Early on, Marty Cagan defines the product management role nicely: “The product manager is responsible for defining—in detail—the product to be built, and validating that product with real customers and users.”
He also discusses the need to have a good relationship with engineering – otherwise you are “… in for some very long and frustrating days.” (True enough!) Marty points out one key to making the relationship work is that the product management/engineering relationship is a peer relationship; “As product manager, you are responsible for defining the right product, and your engineering counterpart is responsible for building the product right.”
It is clear the Marty Cagan has plenty of real-world experience, and he does talk about something that I’ve seen become an unfortunate reality: “Few words are more dreaded by product managers than being told by engineering: ‘No more new features! We need to stop and rewrite! Our code base is a mess, it can’t keep up with the number of users, it’s a house of cards, we can no longer maintain it or keep it running!’”
Marty places the responsibility for this squarely on the shoulders of product management, stating that, “the harsh truth is that it’s usually the fault of product management. The reason is that when this comes up, it’s usually because for several years, product managers have been pounding the engineering organization to deliver as many features as the engineering team possibly can produce.” Personally, I think that there are other contributors to this problem, including management. And the development organization should at least be pushing back and pointing out that this problem is in the making.
In terms of defining the right product, Marty has ten fundamental questions that need to be answered:
- Exactly what problem will this solve? (value proposition)
- For whom do we solve that problem? (target market)
- How big is the opportunity? (market size)
- How will we measure success? (metrics/revenue strategy)
- What alternatives are out there now? (competitive landscape)
- Why are we best suited to pursue this? (our differentiator)
- Why now? (market window)
- How will we get this product to market? (go-to-market strategy)
- What factors are critical to success? (solution requirements)
- Given the above, what’s the recommendation? (go or no-go)
I’ve been challenged with setting strategic direction for products, and I’ve had the same experience that Marty discusses – the one where it would be GREAT if all you needed to do was ask customers for what they want and they would tell you exactly what problem you needed to solve to collect a big pot of gold. Unfortunately, you usually get suggestions for incremental improvements to your existing products and not something more strategic.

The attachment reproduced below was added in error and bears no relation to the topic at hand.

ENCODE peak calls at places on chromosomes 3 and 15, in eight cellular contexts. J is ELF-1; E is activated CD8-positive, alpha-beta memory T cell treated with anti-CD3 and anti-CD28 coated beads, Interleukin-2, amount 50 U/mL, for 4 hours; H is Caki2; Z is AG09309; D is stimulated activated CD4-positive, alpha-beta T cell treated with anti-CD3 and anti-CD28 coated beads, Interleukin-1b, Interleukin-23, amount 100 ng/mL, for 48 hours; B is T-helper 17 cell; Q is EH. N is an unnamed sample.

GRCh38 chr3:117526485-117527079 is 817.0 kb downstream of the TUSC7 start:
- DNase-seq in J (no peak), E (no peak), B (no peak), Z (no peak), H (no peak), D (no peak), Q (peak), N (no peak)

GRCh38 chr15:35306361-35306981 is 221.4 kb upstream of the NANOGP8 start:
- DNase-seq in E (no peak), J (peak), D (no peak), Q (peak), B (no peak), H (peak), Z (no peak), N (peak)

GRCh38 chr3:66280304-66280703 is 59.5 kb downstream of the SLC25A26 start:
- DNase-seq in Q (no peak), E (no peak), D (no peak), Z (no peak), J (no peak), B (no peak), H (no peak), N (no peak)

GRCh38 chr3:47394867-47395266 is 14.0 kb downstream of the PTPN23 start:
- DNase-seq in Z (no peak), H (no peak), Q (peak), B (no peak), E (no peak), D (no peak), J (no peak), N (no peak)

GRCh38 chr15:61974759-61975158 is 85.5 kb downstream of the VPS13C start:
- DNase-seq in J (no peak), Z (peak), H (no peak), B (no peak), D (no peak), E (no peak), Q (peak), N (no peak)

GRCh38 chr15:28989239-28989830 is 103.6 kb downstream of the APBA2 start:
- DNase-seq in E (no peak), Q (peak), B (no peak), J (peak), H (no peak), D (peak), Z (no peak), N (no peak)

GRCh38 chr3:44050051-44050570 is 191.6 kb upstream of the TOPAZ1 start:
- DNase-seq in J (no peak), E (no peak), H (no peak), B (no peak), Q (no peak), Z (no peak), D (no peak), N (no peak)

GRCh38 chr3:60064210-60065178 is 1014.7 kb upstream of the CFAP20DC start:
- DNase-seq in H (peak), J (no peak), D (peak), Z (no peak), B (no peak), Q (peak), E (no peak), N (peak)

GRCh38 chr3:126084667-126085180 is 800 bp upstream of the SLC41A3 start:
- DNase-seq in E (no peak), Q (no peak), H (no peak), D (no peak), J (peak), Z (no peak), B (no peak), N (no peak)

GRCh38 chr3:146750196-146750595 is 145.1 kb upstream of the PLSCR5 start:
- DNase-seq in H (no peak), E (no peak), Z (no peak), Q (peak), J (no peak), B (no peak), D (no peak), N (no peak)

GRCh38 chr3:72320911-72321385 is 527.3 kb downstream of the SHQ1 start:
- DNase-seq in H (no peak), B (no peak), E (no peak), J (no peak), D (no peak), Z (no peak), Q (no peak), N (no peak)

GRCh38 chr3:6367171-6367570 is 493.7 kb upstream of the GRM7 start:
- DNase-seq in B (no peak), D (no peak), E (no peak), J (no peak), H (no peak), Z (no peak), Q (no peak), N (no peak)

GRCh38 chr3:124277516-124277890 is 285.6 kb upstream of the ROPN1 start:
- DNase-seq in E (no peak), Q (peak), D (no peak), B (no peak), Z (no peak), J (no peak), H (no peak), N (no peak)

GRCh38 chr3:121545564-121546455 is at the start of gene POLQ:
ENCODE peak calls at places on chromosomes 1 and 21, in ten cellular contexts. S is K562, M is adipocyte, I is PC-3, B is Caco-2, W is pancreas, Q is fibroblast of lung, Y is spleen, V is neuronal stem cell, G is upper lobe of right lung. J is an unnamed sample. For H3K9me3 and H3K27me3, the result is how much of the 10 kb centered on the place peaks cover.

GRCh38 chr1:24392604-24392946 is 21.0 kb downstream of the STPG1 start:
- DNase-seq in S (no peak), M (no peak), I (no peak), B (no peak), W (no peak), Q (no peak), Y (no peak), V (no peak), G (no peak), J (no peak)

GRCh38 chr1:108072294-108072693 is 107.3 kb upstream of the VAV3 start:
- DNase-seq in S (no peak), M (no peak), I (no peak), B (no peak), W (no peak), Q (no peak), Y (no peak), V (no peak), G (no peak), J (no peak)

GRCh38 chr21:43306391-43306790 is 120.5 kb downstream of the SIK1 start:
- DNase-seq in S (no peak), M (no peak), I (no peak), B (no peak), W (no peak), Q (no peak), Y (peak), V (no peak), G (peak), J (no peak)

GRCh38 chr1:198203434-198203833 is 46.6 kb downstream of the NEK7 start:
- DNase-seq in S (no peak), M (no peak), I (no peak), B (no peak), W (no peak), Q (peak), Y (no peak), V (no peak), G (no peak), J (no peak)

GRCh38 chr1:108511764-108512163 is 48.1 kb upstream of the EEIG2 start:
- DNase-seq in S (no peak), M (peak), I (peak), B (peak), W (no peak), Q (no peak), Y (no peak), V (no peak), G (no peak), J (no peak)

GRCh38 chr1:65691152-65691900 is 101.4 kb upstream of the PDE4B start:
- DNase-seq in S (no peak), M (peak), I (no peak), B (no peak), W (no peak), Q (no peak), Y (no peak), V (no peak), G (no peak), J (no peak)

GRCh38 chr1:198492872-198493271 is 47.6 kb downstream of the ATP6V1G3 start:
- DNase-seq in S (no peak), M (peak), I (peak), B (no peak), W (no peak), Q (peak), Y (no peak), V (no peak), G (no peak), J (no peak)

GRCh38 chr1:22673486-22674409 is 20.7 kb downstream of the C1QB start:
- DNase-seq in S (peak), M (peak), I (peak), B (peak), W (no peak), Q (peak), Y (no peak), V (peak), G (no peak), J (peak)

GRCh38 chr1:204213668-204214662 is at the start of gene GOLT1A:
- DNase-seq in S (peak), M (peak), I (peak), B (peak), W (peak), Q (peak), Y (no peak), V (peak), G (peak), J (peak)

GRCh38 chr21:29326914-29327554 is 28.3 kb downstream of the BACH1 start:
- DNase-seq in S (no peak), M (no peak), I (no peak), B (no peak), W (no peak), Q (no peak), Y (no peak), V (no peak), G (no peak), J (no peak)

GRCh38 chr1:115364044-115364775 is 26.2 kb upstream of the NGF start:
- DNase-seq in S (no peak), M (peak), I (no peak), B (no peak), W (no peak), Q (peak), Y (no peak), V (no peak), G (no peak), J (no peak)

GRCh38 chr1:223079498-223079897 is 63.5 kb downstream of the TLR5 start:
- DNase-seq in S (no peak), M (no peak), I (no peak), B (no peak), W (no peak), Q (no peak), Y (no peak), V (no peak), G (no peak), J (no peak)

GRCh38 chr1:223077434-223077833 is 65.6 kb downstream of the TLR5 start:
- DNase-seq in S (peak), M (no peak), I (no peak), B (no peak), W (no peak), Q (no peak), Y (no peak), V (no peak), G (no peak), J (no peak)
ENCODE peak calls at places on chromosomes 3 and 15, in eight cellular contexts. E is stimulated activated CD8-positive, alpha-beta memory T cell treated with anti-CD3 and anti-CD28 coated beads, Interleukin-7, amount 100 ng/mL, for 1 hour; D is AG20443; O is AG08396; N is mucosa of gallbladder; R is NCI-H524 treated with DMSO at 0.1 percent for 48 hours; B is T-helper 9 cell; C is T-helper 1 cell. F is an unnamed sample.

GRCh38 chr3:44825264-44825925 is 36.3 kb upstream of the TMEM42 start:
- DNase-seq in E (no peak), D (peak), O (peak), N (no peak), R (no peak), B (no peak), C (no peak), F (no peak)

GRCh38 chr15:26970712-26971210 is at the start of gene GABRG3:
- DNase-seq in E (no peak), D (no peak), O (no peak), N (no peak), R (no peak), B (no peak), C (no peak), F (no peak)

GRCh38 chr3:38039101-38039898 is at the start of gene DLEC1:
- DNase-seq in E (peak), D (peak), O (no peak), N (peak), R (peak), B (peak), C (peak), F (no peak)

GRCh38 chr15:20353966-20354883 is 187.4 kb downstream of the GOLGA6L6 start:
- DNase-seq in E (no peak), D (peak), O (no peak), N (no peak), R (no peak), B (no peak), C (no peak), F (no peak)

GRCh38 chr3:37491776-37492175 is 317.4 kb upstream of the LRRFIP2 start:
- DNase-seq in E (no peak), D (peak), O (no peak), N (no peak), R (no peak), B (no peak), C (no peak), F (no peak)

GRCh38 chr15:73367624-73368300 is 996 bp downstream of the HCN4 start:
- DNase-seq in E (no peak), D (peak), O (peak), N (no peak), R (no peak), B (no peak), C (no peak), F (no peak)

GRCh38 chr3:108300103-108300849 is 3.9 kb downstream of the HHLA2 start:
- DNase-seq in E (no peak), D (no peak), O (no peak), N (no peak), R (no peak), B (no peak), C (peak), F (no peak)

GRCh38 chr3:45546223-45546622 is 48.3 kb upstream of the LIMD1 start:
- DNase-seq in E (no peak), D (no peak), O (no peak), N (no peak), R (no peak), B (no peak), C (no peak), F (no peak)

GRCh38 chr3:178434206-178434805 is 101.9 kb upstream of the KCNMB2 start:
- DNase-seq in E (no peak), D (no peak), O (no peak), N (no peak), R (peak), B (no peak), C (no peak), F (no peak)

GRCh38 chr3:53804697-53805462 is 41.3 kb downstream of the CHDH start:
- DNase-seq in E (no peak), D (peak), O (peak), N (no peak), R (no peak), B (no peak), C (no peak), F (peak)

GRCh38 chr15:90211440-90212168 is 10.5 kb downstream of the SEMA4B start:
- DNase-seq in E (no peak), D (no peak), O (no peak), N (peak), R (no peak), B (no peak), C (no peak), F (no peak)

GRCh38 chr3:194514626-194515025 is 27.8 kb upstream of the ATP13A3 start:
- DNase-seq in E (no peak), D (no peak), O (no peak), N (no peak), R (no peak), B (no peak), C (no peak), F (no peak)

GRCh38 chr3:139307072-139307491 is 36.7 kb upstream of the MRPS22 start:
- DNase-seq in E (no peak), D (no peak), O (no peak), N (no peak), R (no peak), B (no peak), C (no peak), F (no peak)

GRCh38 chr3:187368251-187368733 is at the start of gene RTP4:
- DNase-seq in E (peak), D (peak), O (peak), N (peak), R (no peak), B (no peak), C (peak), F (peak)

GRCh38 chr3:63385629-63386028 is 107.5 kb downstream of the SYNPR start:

Why? Marty Cagan explains: “Customers don’t know what’s possible. Most have no idea about the enabling technologies involved. Customers don’t know what they want. It’s very hard to envision the solution you want without actually seeing it.” In other words, you – as a product manager – need to combine an understanding of the user’s needs with “…an equally deep understanding of what’s just now possible.”
I also gravitated towards Marty’s notion of customers not envisioning a solution without actually seeing it. How many times in software development have projects undergone churn because users – who agreed to the (abstract) specification – apparently change their minds when they see the actual product? We’re an Agile shop, and delivering incrementally so that users can see features early helps, but it can still cause churn because you need to adapt the software to what is really needed.
And while the churn remains, Agile teams begin to understand more about what the users really want and can have better conversations about new features. The danger is that the churn gets disguised with Agile development because it gets spread throughout the process – and absorbed as the team’s “velocity.”
This is where I really like Marty’s advice: “The majority of the product spec should be the high-fidelity prototype… I have long argued that requirements (functionality) and design (user experience design) are intertwined and should be done together.”
Great stuff! Marty’s reasoning is that, “The primary reason to create a high-fidelity prototype is to help you gain a much deeper understanding of your product, and—ultimately—so that you can test your ideas with real users before you have your engineering teams take months to go build something that you have no real evidence will serve its purpose.”
As someone transitioning to a full-time product management role, I found that Inspired How To Create Products Customers Love provided me with an excellent, insightful perspective on product management from someone who has years of experience working in Agile and non-Agile environments. If you want to understand the realities of product management, I highly recommend this book!